Runners are a unique breed. They willingly go out, in all kinds of weather, to pound the pavement, hit the trails or track, and partake in races of varying distances and over all kinds of terrain.
Enter the coronavirus, and these races they love so much came to a screeching halt. Even the iconic Boston and New York City marathons were scratched. So what can they do to perpetuate the sport they love so much and continue to compete? Virtual races, an app called Strava, and group runs, at distance, aren’t the same -- but they’re the options.
“I’ve done three virtual races and one virtual challenge,” said Laura DeLea of Sparta. “The virtual races I did with a team in my attempt to stay motivated and to keep my miles up. We had some fun with it, but it’s just not the same as a real race. Although we go to races to do the best race we have in us, we also go for the comradeship and social aspect with our teammates and competition. Pushing that run alone in a virtual is rough.”
DeLea has run in national USA Track & Field championship races around the country each year, all of which were canceled for 2020.
“To say the least, I’m very disappointed, but we keep going, keep training to stay healthy,” she said. “We are blessed that our ability to go out for a run was not interrupted through all of this.”
A first-ever 5K is virtual
Maureen Block of Stillwater participated in the Virtual 5K Run/Walk for Family Promise of Sussex and Morris counties. Believing in the cause and wanting to do something positive and active, this was her first-ever 5K.
“I have no comparison to an actual race, but I didn’t feel very connected to the cause, as I received no individual communication from them other than a quick email thanking me for my donation,” Block said. “When they put together a video, my upload to them was not included (this was not a big issue for me just a small disappointment because I did not run for recognition and I do believe wholeheartedly in the cause).”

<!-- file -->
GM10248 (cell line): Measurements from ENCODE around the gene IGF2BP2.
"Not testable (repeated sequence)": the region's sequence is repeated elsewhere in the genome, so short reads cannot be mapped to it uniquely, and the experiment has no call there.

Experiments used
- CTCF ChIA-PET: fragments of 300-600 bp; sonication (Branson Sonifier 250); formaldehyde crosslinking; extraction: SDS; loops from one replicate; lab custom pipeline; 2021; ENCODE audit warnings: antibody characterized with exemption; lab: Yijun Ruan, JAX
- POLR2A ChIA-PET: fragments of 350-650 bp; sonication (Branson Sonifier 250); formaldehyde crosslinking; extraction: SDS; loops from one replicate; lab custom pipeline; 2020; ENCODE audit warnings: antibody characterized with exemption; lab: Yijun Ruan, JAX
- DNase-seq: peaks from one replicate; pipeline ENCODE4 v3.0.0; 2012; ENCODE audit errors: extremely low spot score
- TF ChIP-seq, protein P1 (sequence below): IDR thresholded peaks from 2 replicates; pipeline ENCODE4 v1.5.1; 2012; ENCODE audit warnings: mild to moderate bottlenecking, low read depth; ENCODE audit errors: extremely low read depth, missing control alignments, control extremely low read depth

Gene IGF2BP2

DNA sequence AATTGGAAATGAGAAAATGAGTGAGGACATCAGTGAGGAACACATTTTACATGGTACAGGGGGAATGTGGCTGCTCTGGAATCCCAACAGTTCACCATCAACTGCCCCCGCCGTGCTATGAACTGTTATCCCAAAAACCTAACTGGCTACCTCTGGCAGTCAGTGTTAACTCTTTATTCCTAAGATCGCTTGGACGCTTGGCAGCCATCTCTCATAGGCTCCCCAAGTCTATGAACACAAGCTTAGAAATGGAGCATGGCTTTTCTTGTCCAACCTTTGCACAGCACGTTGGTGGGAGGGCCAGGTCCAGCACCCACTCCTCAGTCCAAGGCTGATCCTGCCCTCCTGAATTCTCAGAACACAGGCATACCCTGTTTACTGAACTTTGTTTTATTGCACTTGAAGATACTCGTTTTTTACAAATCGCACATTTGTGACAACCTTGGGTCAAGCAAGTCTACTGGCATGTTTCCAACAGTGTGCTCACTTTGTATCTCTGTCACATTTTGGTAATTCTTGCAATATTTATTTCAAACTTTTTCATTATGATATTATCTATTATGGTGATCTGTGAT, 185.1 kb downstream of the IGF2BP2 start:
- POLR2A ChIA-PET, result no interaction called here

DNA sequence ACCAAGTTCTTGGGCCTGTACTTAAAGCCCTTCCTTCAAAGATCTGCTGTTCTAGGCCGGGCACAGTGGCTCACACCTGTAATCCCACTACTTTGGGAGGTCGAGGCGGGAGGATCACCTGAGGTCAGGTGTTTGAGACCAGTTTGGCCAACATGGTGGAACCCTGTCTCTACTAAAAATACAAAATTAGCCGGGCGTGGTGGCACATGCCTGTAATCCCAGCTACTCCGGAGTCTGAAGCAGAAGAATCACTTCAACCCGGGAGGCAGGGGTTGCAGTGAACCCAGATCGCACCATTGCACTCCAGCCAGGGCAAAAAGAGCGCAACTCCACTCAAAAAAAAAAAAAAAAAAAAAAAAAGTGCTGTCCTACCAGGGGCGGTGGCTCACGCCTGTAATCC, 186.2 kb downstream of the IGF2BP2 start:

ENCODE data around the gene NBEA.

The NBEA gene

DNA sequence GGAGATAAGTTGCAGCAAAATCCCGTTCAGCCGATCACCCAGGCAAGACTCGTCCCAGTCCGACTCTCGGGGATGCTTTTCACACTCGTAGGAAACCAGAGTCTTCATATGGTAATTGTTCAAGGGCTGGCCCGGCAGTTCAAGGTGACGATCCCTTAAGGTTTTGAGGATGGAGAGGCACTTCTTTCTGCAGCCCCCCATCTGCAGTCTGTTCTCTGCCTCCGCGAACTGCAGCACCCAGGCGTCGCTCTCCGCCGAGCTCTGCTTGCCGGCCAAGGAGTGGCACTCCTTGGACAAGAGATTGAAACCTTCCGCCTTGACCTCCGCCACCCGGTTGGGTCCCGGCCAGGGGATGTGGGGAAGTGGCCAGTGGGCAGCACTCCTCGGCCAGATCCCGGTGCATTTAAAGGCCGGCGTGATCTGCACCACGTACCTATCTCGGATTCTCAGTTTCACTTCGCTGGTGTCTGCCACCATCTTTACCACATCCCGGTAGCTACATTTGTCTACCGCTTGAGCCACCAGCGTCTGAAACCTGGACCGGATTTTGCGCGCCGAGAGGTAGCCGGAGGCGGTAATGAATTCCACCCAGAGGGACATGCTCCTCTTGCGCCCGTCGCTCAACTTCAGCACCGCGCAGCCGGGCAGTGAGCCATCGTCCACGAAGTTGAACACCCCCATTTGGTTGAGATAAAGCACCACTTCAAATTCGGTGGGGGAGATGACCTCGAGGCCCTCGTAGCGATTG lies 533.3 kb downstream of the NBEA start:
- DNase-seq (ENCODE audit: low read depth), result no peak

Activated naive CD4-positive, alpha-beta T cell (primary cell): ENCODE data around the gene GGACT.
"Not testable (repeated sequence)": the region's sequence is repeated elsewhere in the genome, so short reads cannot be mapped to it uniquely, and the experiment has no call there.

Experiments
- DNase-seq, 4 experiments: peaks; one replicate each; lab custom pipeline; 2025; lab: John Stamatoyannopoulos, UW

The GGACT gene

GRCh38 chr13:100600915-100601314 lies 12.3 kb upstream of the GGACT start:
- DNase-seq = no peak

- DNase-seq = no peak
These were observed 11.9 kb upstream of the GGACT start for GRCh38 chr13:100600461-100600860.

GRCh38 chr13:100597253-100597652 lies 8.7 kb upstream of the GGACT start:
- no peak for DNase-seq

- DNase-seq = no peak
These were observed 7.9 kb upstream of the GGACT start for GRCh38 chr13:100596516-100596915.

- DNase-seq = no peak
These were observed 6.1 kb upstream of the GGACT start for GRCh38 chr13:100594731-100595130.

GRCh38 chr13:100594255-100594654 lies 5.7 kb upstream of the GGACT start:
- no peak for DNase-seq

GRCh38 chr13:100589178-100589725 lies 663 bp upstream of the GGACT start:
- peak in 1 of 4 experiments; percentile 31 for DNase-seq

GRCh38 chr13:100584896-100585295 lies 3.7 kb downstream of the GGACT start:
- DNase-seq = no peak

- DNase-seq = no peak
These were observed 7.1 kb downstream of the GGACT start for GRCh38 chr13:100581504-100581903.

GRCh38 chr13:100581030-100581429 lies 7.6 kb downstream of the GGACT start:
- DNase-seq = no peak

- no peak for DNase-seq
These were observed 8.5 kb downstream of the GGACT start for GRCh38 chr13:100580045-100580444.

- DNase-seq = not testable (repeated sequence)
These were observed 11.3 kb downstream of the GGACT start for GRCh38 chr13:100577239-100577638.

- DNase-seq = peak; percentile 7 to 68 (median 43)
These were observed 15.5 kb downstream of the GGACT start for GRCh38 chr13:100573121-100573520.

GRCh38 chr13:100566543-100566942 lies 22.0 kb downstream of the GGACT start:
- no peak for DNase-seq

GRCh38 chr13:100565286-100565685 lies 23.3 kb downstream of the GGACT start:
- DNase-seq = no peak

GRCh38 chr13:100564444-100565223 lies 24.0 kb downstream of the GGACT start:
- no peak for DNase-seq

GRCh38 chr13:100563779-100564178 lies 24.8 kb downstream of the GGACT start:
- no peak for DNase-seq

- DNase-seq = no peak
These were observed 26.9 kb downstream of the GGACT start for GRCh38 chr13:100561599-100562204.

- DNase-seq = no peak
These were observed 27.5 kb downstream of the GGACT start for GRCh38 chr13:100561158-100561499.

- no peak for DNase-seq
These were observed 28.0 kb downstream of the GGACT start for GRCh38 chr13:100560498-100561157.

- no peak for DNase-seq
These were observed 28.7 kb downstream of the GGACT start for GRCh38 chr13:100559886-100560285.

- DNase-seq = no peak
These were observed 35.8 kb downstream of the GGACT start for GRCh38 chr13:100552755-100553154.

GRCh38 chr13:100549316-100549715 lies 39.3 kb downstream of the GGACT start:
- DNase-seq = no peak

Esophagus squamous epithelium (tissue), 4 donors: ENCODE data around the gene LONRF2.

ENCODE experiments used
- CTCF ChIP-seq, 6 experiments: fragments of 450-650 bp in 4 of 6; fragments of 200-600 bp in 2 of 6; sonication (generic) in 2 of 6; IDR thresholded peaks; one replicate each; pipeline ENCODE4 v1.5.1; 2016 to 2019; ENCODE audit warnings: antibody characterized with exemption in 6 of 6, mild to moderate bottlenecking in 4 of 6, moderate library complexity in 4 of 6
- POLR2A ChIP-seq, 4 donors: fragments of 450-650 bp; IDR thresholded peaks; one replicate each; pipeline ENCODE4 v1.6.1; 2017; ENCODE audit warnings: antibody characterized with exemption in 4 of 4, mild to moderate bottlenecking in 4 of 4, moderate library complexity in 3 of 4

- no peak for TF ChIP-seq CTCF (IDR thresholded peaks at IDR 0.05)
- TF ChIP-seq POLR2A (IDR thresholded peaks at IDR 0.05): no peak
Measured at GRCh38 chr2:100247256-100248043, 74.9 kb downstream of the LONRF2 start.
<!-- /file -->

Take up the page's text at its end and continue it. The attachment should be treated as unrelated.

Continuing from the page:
Block used her Fitbit to clock her distance and time.
Kevin Higgins, who, along with his wife, MaryEllen, owns the area’s only running store: Runner’s Haven, in Randolph. He isn’t a fan of virtual races, but, said his wife, “He’s competing through the Strava App.”
The app tracks people’s runs — distance and time — through GPS, so Higgins takes a portion of someone’s run and challenges himself to beat their time.
Chris Black, of Andover, and his son, Patrick, wanted to do something special with running friend, Dan Holdt, of Hampton, for his birthday.
“We did a 10.5-mile run for Dan’s birthday,” Black said. “It’s wasn’t a virtual, just our COVID running group, which consists of my son, myself, Dan and Dan’s friend Rick. We’ve been running every morning five to six days a week since mid March. We have not signed up for any virtual runs. As someone who has done many large races, I can’t really get into the virtual concept.”
Bill Bosmann of Sparta has participated in some group runs at distance.
“With everything being shut down and so different, it’s great to get out and see and talk to fellow runners,” he said.
Hundreds of area runners look forward to the annual big marathons. Many push themselves to hit the qualifying time for their age group to be able to run the Boston Marathon and the New York City marathon, which one can participate in if chosen through a lottery system, is another favorite.
“I think Boston being moved to September and canceled again must be heartbreaking to people who qualified,” Black said. “New York being completely canceled so far ahead of time is also frustrating. I understand the amount of people and foreign runners traveling to New York City is concerning but there should have been an attempt to conduct the race with maybe just US runners and spread people out. By canceling and offering entries to the affected 2020 runners in the coming years, it makes for an already difficult race to get into, nearly impossible”
“It’s a shame that the largest marathons in the world were canceled, and for those of us avid runners this was crushing,” DeLea said. “Whether we run them or cheer for our talented friends who run them, it’s a big part of each year in a runner’s life not to mention the Olympics being postponed. Those athletes work so hard.”
“It’s a shame that the largest marathons in the world were canceled, and for those of us avid runners this was crushing. Whether we run them or cheer for our talented friends who run them, it’s a big part of each year in a runner’s life not to mention the Olympics being postponed. Those athletes work so hard.” --Laura DeLea